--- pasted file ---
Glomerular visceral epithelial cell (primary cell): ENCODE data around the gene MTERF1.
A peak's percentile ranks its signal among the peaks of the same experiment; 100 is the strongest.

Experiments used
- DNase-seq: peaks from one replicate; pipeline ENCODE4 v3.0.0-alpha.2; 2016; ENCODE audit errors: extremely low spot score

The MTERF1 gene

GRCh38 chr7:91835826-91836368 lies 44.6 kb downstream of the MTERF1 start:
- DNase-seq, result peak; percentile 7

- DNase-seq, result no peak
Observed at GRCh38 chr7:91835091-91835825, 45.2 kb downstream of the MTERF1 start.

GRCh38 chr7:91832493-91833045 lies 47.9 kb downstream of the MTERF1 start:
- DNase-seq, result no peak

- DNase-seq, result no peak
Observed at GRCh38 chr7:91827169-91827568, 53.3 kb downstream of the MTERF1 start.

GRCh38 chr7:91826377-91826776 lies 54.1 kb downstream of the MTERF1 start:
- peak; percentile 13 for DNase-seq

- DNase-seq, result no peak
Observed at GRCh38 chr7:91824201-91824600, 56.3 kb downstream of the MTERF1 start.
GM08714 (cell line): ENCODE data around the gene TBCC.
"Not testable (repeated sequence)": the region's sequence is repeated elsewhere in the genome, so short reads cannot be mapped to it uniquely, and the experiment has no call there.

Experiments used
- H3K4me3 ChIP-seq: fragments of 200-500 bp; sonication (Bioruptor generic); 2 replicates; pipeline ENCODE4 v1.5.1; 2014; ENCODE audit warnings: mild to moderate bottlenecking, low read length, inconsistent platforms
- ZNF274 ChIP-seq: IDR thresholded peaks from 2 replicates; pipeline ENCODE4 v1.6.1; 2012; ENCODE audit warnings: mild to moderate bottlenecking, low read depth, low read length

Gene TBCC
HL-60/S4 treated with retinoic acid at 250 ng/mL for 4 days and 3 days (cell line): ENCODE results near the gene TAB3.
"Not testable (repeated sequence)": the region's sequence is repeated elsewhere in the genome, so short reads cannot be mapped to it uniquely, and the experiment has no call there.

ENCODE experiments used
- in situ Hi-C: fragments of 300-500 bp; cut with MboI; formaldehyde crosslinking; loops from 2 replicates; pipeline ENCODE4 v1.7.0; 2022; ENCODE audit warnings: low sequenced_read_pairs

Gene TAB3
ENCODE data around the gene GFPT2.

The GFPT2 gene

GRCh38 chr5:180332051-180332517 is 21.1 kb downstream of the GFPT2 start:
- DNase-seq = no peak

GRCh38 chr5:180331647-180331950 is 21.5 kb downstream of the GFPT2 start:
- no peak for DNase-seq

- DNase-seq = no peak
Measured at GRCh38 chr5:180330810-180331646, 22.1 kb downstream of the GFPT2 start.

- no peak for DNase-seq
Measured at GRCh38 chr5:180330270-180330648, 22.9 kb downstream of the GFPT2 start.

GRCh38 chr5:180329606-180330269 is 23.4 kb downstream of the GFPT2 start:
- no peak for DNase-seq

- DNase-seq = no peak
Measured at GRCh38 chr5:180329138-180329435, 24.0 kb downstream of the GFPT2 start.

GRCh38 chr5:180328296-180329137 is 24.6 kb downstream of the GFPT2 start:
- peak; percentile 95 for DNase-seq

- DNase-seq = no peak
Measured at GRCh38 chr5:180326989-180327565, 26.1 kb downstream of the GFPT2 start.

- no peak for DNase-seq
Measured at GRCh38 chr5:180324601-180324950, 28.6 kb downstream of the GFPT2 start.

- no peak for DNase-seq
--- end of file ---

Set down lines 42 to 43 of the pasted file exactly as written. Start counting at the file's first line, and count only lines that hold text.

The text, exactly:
Measured at GRCh38 chr5:180329138-180329435, 24.0 kb downstream of the GFPT2 start.

GRCh38 chr5:180328296-180329137 is 24.6 kb downstream of the GFPT2 start: